Copper Delivers Gas
Many builders in Florida are now specifying copper for gas distribution as a result of a concerted program to promote copper tube to deliver natural gas within new homes. To builders and contractors, the main advantage of copper tube over competitive materials is lower cost, plus the fact that the copper is available in long, flexible rolls and is easy to install, which can reduce labor costs tremendously. The program was started in 1995 in Tampa by Peoples Gas, since acquired by Teco Energy, a division of Tampa Electric Company.
When Peoples Gas launched its drive to promote gas usage, builders told the utility's executives that gas installation costs for heating and cooking weren't competitive with electricity. However, Mike Romano, the utility's vice president of marketing, decided to find out what other suppliers of natural gas were doing to stay competitive.
At Alagasco, the Alabama gas company, he was attracted to its two-pound-pressure system for distributing gas with copper tube. "With a two-pound system, you can install ½-inch or 3/8-inch copper tube instead of ¾-inch or 1-inch rigid black steel tube," Romano says.
As a result of Romano's investigation, the utility launched its Peoples Gas Advantage Dealer program, which Romano describes as "a partnership with developers and contractor-installers to promote gas service for new homes." The program provides information to builders, training for installers and sales-support materials for homeowners about the benefits of a gas home, plus rebates on gas-appliance installations to defray costs.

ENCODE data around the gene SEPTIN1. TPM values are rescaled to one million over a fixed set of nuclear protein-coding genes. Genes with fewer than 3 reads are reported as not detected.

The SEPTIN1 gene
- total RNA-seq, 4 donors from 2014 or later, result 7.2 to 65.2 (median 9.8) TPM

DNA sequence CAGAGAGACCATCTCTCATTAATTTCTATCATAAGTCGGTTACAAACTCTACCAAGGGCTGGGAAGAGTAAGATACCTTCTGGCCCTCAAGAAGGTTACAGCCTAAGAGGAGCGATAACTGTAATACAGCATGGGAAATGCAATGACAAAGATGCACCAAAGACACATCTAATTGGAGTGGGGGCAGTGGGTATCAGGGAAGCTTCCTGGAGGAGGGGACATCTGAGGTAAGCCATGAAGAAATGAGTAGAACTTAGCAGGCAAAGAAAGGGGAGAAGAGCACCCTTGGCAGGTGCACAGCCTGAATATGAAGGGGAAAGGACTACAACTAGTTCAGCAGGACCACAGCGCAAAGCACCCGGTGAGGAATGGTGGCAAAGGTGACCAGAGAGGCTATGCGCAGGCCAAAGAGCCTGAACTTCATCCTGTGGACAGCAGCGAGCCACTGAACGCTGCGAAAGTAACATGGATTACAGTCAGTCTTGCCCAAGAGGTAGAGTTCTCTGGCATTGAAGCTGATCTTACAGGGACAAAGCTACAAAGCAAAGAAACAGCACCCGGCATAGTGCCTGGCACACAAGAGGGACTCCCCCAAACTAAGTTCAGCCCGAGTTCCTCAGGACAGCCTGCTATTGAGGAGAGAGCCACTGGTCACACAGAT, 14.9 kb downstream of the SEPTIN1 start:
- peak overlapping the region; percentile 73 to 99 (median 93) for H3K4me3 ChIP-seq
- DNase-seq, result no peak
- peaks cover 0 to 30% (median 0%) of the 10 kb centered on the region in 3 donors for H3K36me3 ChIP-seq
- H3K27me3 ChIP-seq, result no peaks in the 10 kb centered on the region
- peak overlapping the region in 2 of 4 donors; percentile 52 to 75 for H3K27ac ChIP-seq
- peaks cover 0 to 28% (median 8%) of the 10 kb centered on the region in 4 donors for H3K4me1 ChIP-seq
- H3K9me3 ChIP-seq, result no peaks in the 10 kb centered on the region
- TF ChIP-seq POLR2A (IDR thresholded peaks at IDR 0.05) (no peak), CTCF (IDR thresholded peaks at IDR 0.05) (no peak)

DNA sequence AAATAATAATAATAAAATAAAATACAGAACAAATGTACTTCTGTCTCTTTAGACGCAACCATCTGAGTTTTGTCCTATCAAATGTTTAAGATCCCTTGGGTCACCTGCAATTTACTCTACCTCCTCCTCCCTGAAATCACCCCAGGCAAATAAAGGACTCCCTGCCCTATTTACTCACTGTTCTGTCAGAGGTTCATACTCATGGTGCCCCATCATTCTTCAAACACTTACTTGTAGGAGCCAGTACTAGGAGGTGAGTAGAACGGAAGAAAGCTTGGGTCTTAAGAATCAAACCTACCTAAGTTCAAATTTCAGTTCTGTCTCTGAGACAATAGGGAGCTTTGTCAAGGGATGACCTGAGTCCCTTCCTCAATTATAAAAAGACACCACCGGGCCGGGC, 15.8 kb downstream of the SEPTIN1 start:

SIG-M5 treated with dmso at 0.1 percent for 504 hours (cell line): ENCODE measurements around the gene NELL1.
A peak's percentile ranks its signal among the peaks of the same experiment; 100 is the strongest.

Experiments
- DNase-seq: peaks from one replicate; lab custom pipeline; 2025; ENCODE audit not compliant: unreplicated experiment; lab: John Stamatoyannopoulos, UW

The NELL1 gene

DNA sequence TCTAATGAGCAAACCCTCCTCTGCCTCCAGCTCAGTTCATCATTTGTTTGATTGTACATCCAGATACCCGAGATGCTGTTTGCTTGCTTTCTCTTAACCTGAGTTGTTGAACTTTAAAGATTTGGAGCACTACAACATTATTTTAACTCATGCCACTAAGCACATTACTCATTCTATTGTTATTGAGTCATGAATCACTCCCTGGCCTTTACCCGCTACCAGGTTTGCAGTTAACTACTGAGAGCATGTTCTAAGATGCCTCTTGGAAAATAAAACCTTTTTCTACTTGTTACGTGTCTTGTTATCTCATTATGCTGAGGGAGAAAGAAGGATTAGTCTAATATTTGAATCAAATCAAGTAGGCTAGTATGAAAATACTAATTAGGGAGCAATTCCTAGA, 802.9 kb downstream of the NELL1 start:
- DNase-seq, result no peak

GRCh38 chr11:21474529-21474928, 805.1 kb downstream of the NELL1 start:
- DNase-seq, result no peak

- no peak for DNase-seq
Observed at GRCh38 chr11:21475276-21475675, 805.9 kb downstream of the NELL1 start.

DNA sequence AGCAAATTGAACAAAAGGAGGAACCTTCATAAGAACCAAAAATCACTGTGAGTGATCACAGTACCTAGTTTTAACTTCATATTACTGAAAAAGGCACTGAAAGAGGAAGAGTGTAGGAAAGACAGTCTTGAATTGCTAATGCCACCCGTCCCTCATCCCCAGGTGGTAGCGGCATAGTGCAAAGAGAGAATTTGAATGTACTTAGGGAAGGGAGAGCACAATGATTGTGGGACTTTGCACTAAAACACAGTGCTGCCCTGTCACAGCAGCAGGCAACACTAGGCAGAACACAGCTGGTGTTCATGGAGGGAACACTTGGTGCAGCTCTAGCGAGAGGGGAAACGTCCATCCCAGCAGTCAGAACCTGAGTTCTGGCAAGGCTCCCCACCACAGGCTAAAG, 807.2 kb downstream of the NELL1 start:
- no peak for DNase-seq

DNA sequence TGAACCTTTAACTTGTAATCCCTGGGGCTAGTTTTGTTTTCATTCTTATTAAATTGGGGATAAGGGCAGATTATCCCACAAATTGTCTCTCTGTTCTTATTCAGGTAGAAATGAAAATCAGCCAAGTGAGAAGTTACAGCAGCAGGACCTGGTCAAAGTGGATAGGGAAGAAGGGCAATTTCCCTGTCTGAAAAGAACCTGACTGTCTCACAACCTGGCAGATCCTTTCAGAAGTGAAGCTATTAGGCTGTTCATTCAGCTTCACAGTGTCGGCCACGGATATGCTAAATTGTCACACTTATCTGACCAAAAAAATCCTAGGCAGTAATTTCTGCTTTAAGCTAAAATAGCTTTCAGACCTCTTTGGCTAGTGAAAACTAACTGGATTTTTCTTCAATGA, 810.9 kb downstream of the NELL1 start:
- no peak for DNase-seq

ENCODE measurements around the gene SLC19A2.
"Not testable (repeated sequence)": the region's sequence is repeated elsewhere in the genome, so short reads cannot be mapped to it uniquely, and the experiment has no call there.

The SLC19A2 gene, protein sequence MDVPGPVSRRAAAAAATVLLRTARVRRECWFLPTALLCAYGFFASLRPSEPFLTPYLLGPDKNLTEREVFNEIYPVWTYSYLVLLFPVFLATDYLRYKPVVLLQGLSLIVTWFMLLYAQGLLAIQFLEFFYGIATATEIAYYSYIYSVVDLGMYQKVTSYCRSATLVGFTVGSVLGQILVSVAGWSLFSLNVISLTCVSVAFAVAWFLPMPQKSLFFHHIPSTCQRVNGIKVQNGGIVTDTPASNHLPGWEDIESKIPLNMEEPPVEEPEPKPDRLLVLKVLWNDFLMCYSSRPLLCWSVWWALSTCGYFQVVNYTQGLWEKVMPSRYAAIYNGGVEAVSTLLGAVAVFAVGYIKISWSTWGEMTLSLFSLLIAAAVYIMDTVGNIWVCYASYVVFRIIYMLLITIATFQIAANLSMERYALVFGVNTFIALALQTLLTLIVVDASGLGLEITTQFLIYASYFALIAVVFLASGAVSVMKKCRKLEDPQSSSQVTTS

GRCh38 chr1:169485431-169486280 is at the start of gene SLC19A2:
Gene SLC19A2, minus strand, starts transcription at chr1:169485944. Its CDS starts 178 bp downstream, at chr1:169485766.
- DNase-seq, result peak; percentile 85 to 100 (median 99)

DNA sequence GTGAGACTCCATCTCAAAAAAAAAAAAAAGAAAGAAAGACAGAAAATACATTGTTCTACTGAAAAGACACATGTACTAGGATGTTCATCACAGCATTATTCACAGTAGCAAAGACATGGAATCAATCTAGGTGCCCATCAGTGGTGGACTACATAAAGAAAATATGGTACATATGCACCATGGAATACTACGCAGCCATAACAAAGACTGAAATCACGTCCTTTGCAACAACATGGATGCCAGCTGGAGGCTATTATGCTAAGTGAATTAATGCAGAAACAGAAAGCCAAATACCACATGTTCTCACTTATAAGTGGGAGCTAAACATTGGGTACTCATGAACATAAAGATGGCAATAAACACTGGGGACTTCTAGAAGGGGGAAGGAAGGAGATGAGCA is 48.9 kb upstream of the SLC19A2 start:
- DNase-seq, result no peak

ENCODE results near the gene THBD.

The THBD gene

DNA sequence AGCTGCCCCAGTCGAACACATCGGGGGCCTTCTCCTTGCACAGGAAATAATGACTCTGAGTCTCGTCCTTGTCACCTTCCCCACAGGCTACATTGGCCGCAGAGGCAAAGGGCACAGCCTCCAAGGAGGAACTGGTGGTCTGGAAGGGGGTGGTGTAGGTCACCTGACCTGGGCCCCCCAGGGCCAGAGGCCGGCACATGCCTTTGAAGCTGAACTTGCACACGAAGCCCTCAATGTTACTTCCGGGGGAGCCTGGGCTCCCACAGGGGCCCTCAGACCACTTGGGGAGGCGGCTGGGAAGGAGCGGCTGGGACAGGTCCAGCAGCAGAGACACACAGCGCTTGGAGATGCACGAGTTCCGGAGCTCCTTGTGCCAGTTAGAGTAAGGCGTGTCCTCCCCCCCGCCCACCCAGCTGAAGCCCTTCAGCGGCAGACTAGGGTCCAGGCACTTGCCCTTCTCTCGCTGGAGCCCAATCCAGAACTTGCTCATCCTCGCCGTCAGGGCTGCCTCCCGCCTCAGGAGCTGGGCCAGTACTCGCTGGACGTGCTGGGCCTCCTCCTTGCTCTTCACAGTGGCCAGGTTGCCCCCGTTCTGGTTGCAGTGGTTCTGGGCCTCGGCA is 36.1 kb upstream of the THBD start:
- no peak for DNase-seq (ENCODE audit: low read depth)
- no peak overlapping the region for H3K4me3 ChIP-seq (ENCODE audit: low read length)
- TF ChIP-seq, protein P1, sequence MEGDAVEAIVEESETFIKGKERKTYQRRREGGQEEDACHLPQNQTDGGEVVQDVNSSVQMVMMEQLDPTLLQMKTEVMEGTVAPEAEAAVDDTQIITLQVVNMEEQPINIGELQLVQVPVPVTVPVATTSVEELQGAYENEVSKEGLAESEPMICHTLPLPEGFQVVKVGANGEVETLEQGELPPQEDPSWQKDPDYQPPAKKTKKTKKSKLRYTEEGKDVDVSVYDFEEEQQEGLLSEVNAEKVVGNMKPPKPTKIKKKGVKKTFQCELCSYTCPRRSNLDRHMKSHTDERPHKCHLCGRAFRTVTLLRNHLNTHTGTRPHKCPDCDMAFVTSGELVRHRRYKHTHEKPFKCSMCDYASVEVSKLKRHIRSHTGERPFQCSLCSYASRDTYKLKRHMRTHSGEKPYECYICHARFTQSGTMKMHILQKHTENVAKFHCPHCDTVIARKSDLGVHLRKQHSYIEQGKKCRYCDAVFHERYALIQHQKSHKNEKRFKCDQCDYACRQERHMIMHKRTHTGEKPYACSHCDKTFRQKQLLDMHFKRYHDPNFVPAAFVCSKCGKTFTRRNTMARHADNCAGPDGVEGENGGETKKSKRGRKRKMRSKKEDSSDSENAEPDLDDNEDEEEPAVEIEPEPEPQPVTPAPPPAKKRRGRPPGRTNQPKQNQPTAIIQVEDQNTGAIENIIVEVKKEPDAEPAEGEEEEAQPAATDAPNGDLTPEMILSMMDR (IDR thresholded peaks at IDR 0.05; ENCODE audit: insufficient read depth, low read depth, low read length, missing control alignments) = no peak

Near Doubling of Installations
According to Billy McWilliams of Countryside Propane, Plant City, Florida, whose company took on gas-piping installations to supplement its propane business, "natural gas usage has grown from 6 to 11 percent of households in our area in just five years as a result of the Peoples Gas promotion to builders."
Keith Hodge of Hodge Plumbing, Lakeland, Florida, installed gas distribution piping in 65 homes at a local development called Shepard Oaks. At first he used either black pipe or corrugated stainless steel tubing (CSST). Brent Lipham, an operations manager for Peoples Gas, recommended copper as a less-costly alternative.
"Lipham saw that we were struggling with the price of CSST," said Hodge, "so he brought me copper at less than one-third the cost. At first I had reservations--we were putting in the CSST so fast. But now I can actually do copper faster than CSST. Working with two men, I do six houses a day."
Hodge Plumbing installs distribution systems using annealed copper tube joined with flare fittings purchased from local sources. The long coils and soft temper make it easy for workers to run tubing from a gas manifold, up through attic space and down wall frames to each gas-fueled appliance with few joints.
Countryside Propane's installers have devised a hybrid system running soft copper tube through attics then down to shop-fabricated galvanized-steel drops for individual appliances. "When the crews do all-galvanized gas piping," says Gardner Box, McWilliams' partner, "they complete one, maybe one-and-a-half houses a day. Our guys do a minimum of three houses a day using our hybrid copper-galvanized steel system."
Teco Energy: 813/223-0800